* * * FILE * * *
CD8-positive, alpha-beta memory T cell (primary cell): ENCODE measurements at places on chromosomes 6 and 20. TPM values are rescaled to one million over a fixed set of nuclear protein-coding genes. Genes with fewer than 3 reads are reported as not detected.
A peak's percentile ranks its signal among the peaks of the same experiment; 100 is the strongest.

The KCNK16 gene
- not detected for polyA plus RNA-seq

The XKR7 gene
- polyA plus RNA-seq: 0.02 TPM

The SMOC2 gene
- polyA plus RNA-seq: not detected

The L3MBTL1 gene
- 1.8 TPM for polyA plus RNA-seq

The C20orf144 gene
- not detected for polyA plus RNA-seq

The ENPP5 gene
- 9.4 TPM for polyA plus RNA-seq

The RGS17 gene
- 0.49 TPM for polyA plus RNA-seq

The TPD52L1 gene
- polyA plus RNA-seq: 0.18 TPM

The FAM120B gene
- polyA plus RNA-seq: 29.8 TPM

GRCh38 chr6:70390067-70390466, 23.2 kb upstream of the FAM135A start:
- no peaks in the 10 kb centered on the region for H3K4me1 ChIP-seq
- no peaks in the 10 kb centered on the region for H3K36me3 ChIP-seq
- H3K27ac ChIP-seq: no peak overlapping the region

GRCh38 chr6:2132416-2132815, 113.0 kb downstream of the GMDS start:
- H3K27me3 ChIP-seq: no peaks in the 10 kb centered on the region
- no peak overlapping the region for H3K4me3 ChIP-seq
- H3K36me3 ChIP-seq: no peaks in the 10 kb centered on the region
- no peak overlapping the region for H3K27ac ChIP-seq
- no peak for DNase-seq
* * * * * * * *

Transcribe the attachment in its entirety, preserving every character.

CD8-positive, alpha-beta memory T cell (primary cell): ENCODE measurements at places on chromosomes 6 and 20. TPM values are rescaled to one million over a fixed set of nuclear protein-coding genes. Genes with fewer than 3 reads are reported as not detected.
A peak's percentile ranks its signal among the peaks of the same experiment; 100 is the strongest.

The KCNK16 gene
- not detected for polyA plus RNA-seq

The XKR7 gene
- polyA plus RNA-seq: 0.02 TPM

The SMOC2 gene
- polyA plus RNA-seq: not detected

The L3MBTL1 gene
- 1.8 TPM for polyA plus RNA-seq

The C20orf144 gene
- not detected for polyA plus RNA-seq

The ENPP5 gene
- 9.4 TPM for polyA plus RNA-seq

The RGS17 gene
- 0.49 TPM for polyA plus RNA-seq

The TPD52L1 gene
- polyA plus RNA-seq: 0.18 TPM

The FAM120B gene
- polyA plus RNA-seq: 29.8 TPM

GRCh38 chr6:70390067-70390466, 23.2 kb upstream of the FAM135A start:
- no peaks in the 10 kb centered on the region for H3K4me1 ChIP-seq
- no peaks in the 10 kb centered on the region for H3K36me3 ChIP-seq
- H3K27ac ChIP-seq: no peak overlapping the region

GRCh38 chr6:2132416-2132815, 113.0 kb downstream of the GMDS start:
- H3K27me3 ChIP-seq: no peaks in the 10 kb centered on the region
- no peak overlapping the region for H3K4me3 ChIP-seq
- H3K36me3 ChIP-seq: no peaks in the 10 kb centered on the region
- no peak overlapping the region for H3K27ac ChIP-seq
- no peak for DNase-seq